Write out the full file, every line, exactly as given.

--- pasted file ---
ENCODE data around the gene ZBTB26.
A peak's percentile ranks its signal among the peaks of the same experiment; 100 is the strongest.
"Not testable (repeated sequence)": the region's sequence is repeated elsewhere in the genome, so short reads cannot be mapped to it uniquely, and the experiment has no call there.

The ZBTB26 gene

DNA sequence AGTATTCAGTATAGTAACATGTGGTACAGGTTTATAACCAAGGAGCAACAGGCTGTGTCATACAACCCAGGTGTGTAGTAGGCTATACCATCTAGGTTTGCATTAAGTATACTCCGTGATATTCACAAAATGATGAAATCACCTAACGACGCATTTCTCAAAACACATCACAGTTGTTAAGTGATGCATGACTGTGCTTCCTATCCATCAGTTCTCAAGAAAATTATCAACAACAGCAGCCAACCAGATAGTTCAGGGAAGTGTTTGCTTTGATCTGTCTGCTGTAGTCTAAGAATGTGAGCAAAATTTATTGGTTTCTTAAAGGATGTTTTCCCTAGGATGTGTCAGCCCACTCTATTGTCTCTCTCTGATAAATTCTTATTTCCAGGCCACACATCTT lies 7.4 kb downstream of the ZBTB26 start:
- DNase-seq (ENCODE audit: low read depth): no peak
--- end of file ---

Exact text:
ENCODE data around the gene ZBTB26.
A peak's percentile ranks its signal among the peaks of the same experiment; 100 is the strongest.
"Not testable (repeated sequence)": the region's sequence is repeated elsewhere in the genome, so short reads cannot be mapped to it uniquely, and the experiment has no call there.

The ZBTB26 gene

DNA sequence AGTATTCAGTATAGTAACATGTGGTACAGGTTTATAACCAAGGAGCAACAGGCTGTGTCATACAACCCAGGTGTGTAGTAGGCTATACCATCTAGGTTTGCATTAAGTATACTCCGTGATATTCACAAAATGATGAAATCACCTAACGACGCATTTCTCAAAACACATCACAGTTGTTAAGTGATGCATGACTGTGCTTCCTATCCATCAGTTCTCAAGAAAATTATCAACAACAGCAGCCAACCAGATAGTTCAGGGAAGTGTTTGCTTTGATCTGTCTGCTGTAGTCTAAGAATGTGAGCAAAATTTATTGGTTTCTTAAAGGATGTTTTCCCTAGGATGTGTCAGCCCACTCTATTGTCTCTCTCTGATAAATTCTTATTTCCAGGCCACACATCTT lies 7.4 kb downstream of the ZBTB26 start:
- DNase-seq (ENCODE audit: low read depth): no peak